Moving north to Szyk also had the advantage of positioning the B24 crew with the B17 crew for a still hoped for air rescue pick up (The partisans in Zilesie did not know at that time did not know that the air rescue had been called off, but it would not have mattered.) If the air rescue did not happen it would position all of the allied evaders together to be "liberated" by the Russians and the eventual handover could be done in as safe a manner possible.
The partisans in the Szczawa-Zilesie camps were now either fading into the woodwork and did not want to be recognized, heading north for safety away from the front, or heading off to engage in some of the few battles remaining (see below). The allied evaders rested the night at a shepard's hut and made contact with some partisans who told them the Germans were really coming out in force the following day.
Next day the whole outfit moved north travelling about 15 hours from Zilesie to Szyk and arriving on the evening of January 15, 1945 (after stopping off briefly near the end of their march with Abbot Hubert for a meal).
In Szyk they met the five members of a B-17 Crew that bailed out on 13 September 1944. They gathered that the B17 crew had had a rougher time of it because no one on their crew could speak Polish.
The time together in Szyk was to be short -- less then a week -- with the advancing Russian army dictating events.
The B17 air crew were not overjoyed to see the new arrivals as they were crowded already. However they worked something out with the new arrivals staying in the adjacent barn by night, and joining the B17 crew in the house for meals.
The new addition that was appreciated, was Tad Dejewski was fluent Polish served the group well in working with the few partisans remaining in the area - but they quickly faded into the woodwork as well.
Although F/Lieut. Schöffer was now supposed to be taking an active role in watching out for them, we would later learn that few if any of the allied evaders were aware of this, and unfortunately few liked Schöffer finding him very evasive about himself and his background and constantly paranoid. Spencer Felt wondered if he was a confidante plant!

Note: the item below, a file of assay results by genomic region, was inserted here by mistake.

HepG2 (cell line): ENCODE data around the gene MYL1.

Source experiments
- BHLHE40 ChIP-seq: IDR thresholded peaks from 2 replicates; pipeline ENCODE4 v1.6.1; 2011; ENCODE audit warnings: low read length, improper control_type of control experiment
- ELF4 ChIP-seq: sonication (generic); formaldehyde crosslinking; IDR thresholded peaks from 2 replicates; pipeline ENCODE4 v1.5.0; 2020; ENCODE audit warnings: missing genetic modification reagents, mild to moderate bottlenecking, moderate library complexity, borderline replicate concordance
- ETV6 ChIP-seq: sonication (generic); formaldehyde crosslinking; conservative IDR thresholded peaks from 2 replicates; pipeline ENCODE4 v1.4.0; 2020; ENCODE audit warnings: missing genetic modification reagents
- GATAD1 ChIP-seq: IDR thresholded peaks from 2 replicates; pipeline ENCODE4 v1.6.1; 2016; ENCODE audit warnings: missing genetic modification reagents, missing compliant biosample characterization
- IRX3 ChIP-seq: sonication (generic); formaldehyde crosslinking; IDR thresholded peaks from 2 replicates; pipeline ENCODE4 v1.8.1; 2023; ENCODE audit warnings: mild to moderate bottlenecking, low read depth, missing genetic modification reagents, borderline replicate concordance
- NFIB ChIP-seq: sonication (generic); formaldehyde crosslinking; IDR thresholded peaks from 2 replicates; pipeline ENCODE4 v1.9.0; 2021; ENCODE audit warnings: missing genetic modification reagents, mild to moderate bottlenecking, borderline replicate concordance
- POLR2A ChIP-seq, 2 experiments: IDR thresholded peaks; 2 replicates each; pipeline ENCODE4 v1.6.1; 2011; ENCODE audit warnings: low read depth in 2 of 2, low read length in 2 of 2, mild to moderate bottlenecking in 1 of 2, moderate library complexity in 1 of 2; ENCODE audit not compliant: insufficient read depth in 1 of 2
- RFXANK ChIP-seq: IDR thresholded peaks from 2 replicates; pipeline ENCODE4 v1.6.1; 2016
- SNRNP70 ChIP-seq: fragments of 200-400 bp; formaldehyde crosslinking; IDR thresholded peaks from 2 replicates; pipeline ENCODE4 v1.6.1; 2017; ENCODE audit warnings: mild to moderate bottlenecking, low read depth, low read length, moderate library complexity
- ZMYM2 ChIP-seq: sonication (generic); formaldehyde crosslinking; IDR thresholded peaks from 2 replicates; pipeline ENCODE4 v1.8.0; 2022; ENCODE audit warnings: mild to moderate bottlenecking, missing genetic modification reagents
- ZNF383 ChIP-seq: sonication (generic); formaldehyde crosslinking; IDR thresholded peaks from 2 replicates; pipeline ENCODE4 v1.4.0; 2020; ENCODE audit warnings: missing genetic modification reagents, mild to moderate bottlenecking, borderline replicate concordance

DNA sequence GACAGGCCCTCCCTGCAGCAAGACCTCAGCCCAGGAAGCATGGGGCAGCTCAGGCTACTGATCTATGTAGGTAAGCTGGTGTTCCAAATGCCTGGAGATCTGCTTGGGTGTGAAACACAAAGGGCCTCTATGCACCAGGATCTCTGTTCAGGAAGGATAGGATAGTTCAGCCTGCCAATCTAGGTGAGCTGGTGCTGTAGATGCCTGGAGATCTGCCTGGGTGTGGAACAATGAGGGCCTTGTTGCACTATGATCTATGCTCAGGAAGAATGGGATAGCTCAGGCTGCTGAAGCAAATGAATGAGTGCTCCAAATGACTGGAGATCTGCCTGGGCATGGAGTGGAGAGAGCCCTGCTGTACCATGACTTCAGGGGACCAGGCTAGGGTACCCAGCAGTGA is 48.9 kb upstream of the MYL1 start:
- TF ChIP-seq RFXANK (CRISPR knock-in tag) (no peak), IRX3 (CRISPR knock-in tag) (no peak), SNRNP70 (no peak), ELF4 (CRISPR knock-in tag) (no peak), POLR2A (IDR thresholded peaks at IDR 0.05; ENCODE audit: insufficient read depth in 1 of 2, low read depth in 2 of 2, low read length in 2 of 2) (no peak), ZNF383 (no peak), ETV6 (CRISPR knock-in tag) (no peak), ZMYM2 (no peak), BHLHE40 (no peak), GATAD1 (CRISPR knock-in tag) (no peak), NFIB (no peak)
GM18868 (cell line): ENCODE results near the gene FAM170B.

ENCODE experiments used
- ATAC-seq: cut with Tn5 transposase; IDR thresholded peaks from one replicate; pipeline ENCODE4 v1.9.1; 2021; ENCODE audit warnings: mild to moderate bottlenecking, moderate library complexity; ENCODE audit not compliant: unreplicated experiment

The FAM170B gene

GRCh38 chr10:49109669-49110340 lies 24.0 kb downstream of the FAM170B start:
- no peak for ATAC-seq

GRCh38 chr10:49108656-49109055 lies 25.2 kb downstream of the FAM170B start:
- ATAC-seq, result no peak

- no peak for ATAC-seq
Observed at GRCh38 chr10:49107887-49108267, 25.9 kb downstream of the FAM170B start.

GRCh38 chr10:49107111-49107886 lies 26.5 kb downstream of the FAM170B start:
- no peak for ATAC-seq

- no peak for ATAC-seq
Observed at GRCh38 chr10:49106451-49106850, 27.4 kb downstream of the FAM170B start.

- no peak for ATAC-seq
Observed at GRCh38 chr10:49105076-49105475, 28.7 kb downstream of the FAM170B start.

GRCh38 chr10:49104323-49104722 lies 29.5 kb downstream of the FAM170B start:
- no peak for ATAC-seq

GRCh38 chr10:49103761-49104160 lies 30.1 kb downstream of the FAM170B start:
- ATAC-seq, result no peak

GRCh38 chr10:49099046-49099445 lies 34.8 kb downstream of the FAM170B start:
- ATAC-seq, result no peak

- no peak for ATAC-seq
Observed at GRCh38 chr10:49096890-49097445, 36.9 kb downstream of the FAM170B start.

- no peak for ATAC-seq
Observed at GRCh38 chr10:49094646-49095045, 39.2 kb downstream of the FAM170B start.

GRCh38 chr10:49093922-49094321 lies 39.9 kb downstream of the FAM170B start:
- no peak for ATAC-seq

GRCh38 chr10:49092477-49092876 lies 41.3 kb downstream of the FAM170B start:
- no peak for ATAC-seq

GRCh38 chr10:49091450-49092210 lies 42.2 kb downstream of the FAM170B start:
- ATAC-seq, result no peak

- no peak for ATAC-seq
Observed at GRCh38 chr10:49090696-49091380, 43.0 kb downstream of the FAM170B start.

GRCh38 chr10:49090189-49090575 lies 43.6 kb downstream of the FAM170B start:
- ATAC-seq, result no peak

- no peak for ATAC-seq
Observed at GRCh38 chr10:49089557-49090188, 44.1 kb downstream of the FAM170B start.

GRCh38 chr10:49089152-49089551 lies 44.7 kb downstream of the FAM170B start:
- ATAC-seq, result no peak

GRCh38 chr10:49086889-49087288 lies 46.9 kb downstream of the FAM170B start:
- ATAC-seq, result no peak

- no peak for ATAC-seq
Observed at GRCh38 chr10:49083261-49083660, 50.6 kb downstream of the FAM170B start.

Thus by mid January 1945 "Filip's" Limanowa Region found itself with a total of 14 American airmen, 1 Belgium airman, 1 South African and 1 Polish RAF(Schöffer) and including John and myself: 1 Canadian and 1 Scot . All were now thinking about the safest manner to reach the Russians.
John and I continued to participate in several battles against the Germans right until the end - see below. Unfortunately our visits to Szyk had become almost non-existant and in fact we never saw the B24 Americans while they were at Szyk. I'm sure the B17 Americans were convinced that John and I would be killed in some battle and they would never see us again.
The Germans has conscripted one person from each household in the area, be it boy, woman , grandmother, to help dig trenches for the German army. The notion was that the German Army would use these trenches as a defensive line whenever the expected Russian surge occured. These trenches were deep enough that it was extremely hard to exit from as some of the men (Suhling) found one night when walking around in the dark. (The Germans would never use the trenches built in this area, as the Russians over ran them so quickly.)
By this time all hope for an air rescue had evaporated and the discussion centered on what to do. Since 'some of' the Polish partisans had talked about now engaging the Russians, the Americans decided that they had to disengage from the Poles as quick as possible and make contact with Russians.
The Polish underground had disappeared as they had said they would and the allied evaders were now completely on their own in the middle of no man’s land between the opposing forces. This was a very dangerous time.
A day or two later the evader outfit saw the advance of the Russian front, with Russian airplanes passing overhead dropping flares and bombs at night. One day, the men were outside the safe house when a Russian fighter approached. It seemed that the fighter had spotted them and started to straffe them. The men went immediately back into the farm house, falling all over each other in doing so. The Russian fighter "missed" them, but cut down a lot of the local tree tops. After the plane had left the area, the men had gone back outside and found the fin of a 250lb incindary bomb which had not gone off sticking out of the ground. There was a lot of discussion as to whether the firepower had been directed at them or at a rail line located about a mile away from the farm house where they were staying. A few days later Russian tanks went by.